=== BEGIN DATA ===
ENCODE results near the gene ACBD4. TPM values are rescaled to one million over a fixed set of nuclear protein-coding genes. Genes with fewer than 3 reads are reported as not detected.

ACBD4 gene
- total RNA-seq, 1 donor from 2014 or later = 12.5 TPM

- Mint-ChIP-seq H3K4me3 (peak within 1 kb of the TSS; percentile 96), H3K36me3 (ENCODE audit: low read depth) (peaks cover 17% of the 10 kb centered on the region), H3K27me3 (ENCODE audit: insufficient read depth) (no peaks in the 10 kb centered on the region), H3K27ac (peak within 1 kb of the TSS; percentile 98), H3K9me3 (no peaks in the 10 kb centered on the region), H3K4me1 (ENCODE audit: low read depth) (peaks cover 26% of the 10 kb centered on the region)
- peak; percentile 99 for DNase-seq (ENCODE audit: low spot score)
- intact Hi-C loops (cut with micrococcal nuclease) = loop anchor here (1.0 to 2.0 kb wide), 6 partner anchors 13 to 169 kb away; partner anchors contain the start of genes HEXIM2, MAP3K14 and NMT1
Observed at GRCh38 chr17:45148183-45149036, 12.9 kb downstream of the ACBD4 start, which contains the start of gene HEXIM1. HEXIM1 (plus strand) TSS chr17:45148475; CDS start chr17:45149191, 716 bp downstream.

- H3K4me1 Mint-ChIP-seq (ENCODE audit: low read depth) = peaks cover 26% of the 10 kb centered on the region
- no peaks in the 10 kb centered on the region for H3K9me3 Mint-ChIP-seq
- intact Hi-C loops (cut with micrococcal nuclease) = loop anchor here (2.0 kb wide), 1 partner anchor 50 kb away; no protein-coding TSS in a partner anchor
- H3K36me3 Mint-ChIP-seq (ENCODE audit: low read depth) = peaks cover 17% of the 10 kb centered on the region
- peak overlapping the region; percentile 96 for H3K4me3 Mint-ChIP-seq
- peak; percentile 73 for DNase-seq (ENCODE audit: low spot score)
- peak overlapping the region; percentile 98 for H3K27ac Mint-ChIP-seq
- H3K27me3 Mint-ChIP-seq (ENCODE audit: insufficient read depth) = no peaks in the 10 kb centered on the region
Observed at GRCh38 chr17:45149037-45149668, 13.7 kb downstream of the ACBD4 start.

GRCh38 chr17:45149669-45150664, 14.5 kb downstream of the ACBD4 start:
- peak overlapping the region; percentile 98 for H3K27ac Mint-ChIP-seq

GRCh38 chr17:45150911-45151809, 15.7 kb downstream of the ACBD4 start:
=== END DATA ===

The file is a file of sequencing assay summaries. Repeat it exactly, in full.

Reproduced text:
ENCODE results near the gene ACBD4. TPM values are rescaled to one million over a fixed set of nuclear protein-coding genes. Genes with fewer than 3 reads are reported as not detected.

ACBD4 gene
- total RNA-seq, 1 donor from 2014 or later = 12.5 TPM

- Mint-ChIP-seq H3K4me3 (peak within 1 kb of the TSS; percentile 96), H3K36me3 (ENCODE audit: low read depth) (peaks cover 17% of the 10 kb centered on the region), H3K27me3 (ENCODE audit: insufficient read depth) (no peaks in the 10 kb centered on the region), H3K27ac (peak within 1 kb of the TSS; percentile 98), H3K9me3 (no peaks in the 10 kb centered on the region), H3K4me1 (ENCODE audit: low read depth) (peaks cover 26% of the 10 kb centered on the region)
- peak; percentile 99 for DNase-seq (ENCODE audit: low spot score)
- intact Hi-C loops (cut with micrococcal nuclease) = loop anchor here (1.0 to 2.0 kb wide), 6 partner anchors 13 to 169 kb away; partner anchors contain the start of genes HEXIM2, MAP3K14 and NMT1
Observed at GRCh38 chr17:45148183-45149036, 12.9 kb downstream of the ACBD4 start, which contains the start of gene HEXIM1. HEXIM1 (plus strand) TSS chr17:45148475; CDS start chr17:45149191, 716 bp downstream.

- H3K4me1 Mint-ChIP-seq (ENCODE audit: low read depth) = peaks cover 26% of the 10 kb centered on the region
- no peaks in the 10 kb centered on the region for H3K9me3 Mint-ChIP-seq
- intact Hi-C loops (cut with micrococcal nuclease) = loop anchor here (2.0 kb wide), 1 partner anchor 50 kb away; no protein-coding TSS in a partner anchor
- H3K36me3 Mint-ChIP-seq (ENCODE audit: low read depth) = peaks cover 17% of the 10 kb centered on the region
- peak overlapping the region; percentile 96 for H3K4me3 Mint-ChIP-seq
- peak; percentile 73 for DNase-seq (ENCODE audit: low spot score)
- peak overlapping the region; percentile 98 for H3K27ac Mint-ChIP-seq
- H3K27me3 Mint-ChIP-seq (ENCODE audit: insufficient read depth) = no peaks in the 10 kb centered on the region
Observed at GRCh38 chr17:45149037-45149668, 13.7 kb downstream of the ACBD4 start.

GRCh38 chr17:45149669-45150664, 14.5 kb downstream of the ACBD4 start:
- peak overlapping the region; percentile 98 for H3K27ac Mint-ChIP-seq

GRCh38 chr17:45150911-45151809, 15.7 kb downstream of the ACBD4 start: